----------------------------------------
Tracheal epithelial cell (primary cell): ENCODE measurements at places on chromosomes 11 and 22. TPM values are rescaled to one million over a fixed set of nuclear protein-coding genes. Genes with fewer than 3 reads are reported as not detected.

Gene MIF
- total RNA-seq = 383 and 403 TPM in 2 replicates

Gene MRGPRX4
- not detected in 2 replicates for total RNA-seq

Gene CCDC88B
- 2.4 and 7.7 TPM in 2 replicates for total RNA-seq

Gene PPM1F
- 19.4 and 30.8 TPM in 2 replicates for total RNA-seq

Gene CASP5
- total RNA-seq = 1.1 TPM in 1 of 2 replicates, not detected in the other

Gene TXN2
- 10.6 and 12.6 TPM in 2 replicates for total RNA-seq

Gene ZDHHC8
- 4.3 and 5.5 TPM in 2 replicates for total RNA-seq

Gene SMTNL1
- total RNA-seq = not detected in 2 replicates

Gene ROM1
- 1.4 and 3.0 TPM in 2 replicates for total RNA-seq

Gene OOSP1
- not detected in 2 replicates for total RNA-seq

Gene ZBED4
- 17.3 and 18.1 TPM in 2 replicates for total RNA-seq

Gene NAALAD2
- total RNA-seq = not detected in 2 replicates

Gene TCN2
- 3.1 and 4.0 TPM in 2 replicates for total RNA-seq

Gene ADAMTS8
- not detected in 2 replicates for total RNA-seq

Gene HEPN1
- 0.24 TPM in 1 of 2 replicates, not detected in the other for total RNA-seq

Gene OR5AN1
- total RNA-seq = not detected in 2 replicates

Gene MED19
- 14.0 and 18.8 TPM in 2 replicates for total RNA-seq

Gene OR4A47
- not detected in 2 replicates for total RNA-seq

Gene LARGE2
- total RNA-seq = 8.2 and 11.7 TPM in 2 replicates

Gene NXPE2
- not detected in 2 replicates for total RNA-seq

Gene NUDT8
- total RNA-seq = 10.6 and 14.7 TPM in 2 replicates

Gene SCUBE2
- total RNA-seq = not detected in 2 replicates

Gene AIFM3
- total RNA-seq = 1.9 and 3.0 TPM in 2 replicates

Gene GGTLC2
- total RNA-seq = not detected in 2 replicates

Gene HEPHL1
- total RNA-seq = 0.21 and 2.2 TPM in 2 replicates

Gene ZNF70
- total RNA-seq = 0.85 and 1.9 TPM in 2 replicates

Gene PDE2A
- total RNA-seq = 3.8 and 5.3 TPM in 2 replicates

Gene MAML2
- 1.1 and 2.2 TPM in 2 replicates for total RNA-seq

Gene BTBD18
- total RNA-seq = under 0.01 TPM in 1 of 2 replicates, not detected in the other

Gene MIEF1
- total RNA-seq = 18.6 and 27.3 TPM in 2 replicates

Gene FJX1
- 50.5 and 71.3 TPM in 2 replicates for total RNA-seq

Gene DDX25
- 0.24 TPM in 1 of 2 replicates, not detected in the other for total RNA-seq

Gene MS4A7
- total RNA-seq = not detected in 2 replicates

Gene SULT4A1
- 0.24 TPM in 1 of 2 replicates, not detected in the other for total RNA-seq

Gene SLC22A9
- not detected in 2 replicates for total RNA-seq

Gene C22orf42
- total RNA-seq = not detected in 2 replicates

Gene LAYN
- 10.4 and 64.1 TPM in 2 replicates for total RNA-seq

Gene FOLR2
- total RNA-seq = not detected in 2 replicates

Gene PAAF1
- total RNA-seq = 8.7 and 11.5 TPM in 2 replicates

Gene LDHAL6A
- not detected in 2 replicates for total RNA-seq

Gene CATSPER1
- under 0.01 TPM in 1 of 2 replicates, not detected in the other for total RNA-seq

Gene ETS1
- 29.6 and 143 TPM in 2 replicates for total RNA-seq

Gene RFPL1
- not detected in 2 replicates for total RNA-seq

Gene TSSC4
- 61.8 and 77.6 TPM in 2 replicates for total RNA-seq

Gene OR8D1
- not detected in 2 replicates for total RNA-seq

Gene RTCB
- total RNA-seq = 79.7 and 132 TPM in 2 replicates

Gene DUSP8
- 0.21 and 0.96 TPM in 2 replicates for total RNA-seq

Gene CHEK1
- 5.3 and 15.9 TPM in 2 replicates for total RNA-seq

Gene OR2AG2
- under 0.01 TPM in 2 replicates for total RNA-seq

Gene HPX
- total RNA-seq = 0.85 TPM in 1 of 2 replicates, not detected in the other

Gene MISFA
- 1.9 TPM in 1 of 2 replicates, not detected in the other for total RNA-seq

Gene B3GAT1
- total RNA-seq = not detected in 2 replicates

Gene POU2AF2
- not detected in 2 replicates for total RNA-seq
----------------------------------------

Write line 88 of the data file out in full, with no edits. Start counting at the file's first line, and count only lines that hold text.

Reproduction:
Gene TSSC4